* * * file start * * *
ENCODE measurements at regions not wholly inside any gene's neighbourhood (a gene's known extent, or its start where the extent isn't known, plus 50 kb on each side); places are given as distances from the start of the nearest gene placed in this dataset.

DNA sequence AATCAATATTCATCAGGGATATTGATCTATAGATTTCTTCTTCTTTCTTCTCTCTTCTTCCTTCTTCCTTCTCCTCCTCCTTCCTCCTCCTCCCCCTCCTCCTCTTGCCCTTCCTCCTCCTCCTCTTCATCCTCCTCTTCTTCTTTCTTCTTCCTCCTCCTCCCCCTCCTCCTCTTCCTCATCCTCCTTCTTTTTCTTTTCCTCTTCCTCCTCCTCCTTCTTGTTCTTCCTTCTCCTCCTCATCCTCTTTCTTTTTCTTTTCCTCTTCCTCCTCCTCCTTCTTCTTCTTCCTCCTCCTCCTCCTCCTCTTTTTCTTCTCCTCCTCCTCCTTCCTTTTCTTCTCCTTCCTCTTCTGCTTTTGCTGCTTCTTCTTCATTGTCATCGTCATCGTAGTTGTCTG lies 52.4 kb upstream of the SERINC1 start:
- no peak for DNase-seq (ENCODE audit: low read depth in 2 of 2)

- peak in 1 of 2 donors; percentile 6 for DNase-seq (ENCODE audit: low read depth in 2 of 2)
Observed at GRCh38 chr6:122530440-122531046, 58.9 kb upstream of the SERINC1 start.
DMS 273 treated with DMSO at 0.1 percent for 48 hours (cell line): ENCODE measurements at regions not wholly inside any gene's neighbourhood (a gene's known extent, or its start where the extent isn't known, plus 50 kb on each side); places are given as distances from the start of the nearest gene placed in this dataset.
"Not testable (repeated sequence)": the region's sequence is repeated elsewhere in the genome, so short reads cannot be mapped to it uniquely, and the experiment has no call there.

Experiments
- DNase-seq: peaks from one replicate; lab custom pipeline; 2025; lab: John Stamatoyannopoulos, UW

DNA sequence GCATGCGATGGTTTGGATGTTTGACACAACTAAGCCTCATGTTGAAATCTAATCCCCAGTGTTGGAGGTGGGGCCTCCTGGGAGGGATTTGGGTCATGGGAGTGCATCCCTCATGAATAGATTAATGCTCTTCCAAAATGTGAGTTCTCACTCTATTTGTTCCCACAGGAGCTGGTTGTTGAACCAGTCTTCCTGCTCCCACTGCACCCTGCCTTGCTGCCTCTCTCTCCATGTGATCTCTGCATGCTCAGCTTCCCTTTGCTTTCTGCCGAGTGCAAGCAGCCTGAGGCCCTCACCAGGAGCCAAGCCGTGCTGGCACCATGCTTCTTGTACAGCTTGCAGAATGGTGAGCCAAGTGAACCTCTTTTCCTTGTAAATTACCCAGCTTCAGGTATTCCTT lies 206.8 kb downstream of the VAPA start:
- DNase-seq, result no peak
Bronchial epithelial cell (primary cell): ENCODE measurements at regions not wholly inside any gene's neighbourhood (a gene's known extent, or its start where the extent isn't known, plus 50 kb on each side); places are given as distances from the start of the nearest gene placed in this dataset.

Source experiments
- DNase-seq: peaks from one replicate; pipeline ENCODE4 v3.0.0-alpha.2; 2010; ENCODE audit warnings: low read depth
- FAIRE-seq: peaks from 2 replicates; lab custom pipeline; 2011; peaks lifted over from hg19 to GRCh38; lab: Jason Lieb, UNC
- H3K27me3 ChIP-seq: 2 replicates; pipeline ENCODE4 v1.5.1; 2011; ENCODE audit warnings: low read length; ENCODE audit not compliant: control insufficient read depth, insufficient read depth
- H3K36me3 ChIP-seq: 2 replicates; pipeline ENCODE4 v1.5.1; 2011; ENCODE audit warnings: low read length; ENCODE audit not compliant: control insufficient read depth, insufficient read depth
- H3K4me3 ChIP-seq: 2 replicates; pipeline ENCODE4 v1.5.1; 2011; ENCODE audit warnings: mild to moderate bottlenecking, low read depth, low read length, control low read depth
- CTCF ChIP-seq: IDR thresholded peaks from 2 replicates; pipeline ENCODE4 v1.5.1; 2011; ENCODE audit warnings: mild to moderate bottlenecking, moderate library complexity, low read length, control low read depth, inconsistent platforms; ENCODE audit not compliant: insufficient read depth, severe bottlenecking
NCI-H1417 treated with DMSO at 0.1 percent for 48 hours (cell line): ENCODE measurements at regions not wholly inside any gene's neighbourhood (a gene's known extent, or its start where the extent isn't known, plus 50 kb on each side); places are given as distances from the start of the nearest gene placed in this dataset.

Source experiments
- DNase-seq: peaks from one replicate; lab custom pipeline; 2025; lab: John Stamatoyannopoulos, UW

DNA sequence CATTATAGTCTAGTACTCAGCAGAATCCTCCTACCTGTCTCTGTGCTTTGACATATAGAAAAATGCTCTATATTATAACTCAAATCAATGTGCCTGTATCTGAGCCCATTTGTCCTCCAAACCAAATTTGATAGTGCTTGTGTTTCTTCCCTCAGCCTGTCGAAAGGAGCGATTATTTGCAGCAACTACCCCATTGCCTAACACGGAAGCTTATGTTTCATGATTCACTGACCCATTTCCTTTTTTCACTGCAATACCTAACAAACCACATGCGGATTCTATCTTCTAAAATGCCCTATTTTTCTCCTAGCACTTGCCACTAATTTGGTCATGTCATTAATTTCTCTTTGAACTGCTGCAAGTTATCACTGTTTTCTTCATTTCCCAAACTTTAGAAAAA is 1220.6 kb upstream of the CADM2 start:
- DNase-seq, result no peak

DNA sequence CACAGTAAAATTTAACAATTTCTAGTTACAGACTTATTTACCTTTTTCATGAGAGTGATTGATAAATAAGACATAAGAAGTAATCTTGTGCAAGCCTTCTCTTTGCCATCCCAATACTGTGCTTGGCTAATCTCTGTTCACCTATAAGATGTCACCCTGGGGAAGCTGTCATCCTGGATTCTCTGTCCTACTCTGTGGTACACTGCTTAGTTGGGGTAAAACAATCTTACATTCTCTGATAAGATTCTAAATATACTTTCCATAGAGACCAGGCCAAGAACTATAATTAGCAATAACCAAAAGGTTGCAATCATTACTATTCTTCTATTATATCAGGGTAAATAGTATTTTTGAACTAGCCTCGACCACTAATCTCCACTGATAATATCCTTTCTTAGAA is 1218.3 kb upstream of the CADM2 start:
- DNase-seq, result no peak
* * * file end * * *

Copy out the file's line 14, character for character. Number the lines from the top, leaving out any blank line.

- DNase-seq: peaks from one replicate; pipeline ENCODE4 v3.0.0-alpha.2; 2010; ENCODE audit warnings: low read depth